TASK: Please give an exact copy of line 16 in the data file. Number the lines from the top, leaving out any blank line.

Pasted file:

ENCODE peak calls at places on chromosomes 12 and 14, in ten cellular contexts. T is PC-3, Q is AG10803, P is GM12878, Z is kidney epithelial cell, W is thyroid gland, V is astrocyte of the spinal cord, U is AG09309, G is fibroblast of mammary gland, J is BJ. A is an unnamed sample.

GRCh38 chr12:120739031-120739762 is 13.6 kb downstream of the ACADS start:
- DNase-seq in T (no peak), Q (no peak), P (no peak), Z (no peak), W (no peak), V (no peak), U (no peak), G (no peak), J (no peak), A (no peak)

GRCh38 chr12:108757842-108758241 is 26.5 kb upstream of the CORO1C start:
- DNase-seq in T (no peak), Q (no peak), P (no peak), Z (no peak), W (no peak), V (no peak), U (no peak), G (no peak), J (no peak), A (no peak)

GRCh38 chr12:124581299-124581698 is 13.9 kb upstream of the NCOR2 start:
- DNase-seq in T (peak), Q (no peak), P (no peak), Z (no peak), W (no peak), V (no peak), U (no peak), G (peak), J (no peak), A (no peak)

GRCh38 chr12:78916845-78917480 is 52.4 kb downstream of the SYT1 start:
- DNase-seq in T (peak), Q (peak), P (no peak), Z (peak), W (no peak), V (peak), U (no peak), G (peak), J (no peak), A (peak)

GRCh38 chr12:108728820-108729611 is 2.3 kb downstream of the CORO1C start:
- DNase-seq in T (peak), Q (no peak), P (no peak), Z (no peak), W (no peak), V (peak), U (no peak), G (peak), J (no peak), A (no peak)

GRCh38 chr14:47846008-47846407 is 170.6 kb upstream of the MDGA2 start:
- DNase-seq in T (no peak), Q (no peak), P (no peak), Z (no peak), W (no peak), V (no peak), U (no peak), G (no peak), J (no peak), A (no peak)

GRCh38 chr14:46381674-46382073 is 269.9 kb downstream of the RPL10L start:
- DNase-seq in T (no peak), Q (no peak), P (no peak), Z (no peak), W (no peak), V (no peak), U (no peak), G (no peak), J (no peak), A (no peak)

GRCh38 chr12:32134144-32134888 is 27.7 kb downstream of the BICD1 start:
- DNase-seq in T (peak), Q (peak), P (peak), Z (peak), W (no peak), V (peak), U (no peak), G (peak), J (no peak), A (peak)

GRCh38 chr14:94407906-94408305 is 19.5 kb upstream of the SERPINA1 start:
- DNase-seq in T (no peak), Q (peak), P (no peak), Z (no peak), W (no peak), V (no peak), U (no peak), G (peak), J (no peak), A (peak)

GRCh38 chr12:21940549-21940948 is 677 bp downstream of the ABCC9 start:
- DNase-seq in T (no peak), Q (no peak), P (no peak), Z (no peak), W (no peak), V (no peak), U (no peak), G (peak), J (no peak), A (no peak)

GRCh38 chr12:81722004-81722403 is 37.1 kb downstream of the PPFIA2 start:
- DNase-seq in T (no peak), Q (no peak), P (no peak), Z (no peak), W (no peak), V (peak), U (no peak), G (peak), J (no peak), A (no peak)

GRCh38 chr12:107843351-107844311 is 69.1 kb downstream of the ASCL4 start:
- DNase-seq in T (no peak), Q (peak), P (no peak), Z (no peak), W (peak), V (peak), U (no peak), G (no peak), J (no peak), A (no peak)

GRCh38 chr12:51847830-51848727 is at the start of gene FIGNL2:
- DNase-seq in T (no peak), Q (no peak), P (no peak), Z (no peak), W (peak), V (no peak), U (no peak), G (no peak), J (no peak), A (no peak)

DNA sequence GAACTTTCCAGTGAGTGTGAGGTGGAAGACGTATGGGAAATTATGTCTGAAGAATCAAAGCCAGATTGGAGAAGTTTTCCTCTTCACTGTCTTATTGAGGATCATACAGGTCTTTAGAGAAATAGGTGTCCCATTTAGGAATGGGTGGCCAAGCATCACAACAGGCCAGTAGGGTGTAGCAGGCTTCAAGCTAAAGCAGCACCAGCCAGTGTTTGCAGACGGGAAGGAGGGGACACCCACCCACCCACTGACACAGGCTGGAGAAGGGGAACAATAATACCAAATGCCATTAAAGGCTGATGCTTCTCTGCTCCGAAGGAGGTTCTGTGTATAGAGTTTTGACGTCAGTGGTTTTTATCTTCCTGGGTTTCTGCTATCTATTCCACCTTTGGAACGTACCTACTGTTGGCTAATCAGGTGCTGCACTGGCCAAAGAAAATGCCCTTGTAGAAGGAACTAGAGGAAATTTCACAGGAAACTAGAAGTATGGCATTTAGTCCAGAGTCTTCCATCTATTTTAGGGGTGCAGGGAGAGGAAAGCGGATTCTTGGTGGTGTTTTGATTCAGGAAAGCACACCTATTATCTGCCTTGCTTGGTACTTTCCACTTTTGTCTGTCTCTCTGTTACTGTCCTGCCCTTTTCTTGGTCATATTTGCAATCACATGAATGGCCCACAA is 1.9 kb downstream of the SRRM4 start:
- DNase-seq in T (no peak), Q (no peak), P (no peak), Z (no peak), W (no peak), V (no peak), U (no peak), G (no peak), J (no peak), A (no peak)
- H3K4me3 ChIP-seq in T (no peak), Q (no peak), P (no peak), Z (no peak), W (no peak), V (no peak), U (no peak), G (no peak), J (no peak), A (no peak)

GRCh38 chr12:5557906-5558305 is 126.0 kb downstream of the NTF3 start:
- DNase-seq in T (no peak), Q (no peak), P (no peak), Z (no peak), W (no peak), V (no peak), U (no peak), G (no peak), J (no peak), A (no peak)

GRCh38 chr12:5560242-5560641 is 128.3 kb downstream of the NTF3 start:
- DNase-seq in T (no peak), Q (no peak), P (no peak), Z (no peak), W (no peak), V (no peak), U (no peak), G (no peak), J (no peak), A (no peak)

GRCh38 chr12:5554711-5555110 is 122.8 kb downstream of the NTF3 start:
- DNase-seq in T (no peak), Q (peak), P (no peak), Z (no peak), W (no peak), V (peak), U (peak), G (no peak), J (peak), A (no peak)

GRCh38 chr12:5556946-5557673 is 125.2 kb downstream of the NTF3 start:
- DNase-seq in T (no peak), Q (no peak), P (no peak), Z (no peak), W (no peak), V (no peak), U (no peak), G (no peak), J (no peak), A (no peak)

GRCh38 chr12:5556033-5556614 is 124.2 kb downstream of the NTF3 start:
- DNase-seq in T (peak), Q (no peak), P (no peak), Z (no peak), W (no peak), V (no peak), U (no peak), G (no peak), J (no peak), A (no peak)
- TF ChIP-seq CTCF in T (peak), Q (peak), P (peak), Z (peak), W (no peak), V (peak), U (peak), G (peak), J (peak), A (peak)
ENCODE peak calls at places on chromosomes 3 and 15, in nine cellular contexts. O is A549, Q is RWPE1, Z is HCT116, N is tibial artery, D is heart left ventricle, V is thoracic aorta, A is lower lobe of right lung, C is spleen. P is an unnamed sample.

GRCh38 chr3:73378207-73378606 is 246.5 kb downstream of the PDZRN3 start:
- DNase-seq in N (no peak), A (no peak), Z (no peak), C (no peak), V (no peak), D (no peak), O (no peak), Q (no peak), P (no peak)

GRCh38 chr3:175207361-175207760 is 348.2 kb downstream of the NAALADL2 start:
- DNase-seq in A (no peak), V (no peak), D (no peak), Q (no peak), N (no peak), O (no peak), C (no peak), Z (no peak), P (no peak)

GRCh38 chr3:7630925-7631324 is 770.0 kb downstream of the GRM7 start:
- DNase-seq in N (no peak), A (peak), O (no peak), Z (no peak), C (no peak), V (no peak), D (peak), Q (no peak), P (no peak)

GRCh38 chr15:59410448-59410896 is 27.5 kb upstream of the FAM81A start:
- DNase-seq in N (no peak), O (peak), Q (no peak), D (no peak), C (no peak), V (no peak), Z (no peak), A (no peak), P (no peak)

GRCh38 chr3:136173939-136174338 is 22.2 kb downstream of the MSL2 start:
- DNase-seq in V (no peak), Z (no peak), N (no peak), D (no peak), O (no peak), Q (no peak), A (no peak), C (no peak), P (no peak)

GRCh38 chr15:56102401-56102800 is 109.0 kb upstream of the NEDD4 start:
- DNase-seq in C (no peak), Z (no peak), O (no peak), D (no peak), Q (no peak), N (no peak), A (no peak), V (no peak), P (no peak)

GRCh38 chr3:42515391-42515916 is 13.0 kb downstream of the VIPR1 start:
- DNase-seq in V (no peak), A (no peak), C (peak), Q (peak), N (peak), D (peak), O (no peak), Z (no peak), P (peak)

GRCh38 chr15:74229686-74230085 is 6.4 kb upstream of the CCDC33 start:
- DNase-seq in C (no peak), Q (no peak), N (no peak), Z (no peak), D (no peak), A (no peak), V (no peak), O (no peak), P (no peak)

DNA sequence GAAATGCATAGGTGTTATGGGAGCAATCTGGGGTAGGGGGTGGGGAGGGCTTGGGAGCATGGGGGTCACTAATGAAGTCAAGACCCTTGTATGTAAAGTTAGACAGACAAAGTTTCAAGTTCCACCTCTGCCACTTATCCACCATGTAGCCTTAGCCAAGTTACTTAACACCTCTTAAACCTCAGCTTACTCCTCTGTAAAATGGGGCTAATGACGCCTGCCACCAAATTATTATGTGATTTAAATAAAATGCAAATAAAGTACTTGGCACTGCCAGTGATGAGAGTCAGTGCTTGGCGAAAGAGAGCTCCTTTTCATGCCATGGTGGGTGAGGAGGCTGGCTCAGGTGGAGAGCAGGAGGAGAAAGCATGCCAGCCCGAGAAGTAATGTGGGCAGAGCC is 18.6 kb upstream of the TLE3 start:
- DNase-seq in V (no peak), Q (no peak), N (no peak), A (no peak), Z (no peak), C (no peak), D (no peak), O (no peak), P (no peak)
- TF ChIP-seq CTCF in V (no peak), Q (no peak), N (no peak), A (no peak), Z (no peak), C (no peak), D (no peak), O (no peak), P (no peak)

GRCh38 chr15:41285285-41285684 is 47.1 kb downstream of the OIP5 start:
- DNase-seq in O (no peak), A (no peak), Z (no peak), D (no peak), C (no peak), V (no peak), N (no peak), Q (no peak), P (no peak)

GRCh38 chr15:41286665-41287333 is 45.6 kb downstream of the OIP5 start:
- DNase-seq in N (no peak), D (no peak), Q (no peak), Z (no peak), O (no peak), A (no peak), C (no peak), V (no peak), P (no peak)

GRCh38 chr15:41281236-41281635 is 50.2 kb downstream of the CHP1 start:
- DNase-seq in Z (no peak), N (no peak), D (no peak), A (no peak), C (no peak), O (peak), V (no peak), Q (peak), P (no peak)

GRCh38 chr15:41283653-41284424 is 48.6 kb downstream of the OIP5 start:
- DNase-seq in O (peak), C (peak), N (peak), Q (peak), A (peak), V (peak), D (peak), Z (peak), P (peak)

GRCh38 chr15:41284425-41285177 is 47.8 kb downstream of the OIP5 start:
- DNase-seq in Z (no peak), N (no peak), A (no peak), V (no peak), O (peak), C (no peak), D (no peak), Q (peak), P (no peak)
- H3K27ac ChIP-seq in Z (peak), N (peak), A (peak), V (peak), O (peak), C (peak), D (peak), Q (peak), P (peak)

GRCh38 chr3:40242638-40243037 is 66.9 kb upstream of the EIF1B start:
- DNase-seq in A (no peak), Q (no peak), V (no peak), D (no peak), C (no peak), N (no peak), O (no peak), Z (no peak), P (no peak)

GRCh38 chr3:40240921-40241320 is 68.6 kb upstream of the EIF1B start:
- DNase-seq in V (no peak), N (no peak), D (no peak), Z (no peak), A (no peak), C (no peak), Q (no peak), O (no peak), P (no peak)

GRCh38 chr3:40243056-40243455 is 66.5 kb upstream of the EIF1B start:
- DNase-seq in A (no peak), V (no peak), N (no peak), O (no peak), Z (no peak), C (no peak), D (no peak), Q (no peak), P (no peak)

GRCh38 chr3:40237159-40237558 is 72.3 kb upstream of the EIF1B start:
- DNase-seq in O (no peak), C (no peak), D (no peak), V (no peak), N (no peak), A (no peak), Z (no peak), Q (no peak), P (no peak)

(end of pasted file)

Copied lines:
GRCh38 chr12:32134144-32134888 is 27.7 kb downstream of the BICD1 start: